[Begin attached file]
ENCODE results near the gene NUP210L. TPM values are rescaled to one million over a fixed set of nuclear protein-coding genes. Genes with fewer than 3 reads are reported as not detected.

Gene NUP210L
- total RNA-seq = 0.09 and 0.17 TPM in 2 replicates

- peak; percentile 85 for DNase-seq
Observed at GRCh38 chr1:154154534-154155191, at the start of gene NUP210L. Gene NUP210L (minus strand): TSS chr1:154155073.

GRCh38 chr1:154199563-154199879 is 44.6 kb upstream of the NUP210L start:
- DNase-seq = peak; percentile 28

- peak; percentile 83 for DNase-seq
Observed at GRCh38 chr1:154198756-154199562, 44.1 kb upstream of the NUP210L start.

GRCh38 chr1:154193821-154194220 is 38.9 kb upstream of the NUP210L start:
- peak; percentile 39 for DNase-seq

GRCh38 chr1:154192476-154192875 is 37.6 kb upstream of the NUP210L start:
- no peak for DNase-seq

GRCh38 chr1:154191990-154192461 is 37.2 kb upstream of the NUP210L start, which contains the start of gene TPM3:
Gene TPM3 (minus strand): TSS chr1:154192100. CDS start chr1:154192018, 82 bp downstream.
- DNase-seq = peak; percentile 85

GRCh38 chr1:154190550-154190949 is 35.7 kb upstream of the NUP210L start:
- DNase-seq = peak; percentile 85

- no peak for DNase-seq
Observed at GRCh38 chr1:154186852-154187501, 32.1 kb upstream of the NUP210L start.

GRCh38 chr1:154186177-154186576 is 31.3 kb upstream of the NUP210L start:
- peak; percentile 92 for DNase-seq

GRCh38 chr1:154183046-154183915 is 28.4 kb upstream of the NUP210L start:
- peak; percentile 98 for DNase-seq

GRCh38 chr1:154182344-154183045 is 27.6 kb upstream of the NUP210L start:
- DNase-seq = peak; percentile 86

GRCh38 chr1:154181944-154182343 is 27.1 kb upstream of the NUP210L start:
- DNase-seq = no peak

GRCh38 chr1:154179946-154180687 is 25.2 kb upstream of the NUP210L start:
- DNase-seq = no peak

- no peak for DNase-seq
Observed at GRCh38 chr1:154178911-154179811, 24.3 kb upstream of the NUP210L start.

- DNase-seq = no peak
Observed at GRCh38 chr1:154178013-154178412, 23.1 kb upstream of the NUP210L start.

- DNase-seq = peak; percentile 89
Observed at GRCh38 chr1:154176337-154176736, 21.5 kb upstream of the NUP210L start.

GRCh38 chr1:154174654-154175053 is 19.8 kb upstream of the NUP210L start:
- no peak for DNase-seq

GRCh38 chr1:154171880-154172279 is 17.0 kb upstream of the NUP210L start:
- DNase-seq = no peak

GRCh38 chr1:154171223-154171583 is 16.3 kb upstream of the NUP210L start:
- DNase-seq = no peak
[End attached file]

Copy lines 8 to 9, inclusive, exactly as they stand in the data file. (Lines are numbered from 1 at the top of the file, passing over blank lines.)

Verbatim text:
- peak; percentile 83 for DNase-seq
Observed at GRCh38 chr1:154198756-154199562, 44.1 kb upstream of the NUP210L start.